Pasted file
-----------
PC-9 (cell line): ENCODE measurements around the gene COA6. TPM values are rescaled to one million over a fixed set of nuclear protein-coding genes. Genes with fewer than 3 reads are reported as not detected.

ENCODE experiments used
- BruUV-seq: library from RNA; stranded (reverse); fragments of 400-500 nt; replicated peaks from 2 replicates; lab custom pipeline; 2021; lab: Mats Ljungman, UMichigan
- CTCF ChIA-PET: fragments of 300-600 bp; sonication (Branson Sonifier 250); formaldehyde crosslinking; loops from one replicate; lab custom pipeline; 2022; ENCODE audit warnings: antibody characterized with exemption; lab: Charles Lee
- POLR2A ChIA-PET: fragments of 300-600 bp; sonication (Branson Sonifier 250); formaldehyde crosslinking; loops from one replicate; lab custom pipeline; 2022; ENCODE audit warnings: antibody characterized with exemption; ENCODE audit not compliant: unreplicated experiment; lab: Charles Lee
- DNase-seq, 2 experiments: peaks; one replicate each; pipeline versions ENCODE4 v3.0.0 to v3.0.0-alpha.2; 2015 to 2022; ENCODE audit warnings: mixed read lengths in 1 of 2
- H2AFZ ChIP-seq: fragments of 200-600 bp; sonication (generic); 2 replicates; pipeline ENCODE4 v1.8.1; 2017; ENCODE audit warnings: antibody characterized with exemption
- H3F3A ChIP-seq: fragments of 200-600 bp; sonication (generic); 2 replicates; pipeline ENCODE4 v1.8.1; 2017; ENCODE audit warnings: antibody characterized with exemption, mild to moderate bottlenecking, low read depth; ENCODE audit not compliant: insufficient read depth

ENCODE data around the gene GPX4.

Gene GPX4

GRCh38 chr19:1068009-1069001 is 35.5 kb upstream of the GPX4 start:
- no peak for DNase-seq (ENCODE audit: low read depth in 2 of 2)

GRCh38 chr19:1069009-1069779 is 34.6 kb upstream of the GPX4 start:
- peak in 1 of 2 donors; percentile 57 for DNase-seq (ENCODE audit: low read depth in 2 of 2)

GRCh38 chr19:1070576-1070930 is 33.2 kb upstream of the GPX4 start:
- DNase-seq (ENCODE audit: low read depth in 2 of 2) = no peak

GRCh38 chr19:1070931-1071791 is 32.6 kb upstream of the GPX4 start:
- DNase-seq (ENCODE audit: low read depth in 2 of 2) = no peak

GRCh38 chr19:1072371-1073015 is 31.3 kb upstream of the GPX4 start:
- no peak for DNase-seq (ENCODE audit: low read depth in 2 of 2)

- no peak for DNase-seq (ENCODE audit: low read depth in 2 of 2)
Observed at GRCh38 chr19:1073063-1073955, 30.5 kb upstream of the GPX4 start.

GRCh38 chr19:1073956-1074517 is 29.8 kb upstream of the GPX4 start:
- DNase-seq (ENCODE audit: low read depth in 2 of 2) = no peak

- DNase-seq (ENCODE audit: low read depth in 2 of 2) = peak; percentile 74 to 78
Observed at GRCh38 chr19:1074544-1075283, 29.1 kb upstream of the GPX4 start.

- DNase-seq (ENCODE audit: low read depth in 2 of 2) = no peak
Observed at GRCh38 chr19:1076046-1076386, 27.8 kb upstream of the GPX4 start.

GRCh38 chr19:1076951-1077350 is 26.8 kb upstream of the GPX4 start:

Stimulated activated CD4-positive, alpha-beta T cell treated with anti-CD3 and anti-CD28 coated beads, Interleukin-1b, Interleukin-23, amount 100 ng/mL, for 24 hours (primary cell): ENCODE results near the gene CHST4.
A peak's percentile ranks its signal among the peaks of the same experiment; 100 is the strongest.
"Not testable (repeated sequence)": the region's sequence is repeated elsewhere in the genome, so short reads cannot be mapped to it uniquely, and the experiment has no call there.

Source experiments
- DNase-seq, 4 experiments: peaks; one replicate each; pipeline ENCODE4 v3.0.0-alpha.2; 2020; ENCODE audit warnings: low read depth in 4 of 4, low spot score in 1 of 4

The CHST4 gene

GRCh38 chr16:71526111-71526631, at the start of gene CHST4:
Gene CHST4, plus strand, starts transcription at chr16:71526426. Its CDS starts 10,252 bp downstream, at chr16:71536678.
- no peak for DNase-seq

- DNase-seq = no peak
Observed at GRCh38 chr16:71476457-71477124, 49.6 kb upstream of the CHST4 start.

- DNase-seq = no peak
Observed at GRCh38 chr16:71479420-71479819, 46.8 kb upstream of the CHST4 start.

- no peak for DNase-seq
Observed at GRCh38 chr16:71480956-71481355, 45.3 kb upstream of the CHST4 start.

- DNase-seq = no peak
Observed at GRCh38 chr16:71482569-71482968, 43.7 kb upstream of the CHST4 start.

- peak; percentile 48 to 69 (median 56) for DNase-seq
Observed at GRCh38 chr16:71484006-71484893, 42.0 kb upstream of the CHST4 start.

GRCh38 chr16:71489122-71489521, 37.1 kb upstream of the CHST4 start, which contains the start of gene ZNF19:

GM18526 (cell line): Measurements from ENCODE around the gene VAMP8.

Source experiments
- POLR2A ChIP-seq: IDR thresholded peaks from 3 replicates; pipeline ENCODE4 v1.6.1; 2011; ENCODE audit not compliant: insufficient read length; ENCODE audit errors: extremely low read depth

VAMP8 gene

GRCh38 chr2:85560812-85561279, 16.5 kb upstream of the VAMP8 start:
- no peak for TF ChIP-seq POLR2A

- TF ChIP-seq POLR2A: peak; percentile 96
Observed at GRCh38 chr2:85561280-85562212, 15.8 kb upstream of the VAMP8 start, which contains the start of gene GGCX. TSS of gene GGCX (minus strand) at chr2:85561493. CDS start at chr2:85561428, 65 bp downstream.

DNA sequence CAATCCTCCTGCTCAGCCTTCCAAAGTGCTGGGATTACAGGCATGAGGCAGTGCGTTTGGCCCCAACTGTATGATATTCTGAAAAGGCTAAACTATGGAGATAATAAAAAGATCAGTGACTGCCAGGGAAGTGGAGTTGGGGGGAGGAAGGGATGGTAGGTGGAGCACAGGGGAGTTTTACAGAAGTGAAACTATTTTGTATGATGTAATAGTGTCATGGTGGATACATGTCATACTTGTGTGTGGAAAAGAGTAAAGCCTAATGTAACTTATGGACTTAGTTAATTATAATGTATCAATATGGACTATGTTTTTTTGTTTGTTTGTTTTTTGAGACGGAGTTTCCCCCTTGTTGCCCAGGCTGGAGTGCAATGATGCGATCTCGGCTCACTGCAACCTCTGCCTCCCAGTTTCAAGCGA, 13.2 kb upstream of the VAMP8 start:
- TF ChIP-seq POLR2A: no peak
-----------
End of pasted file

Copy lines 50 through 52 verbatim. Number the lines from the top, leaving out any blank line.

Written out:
GM18526 (cell line): Measurements from ENCODE around the gene VAMP8.

Source experiments
- POLR2A ChIP-seq: IDR thresholded peaks from 3 replicates; pipeline ENCODE4 v1.6.1; 2011; ENCODE audit not compliant: insufficient read length; ENCODE audit errors: extremely low read depth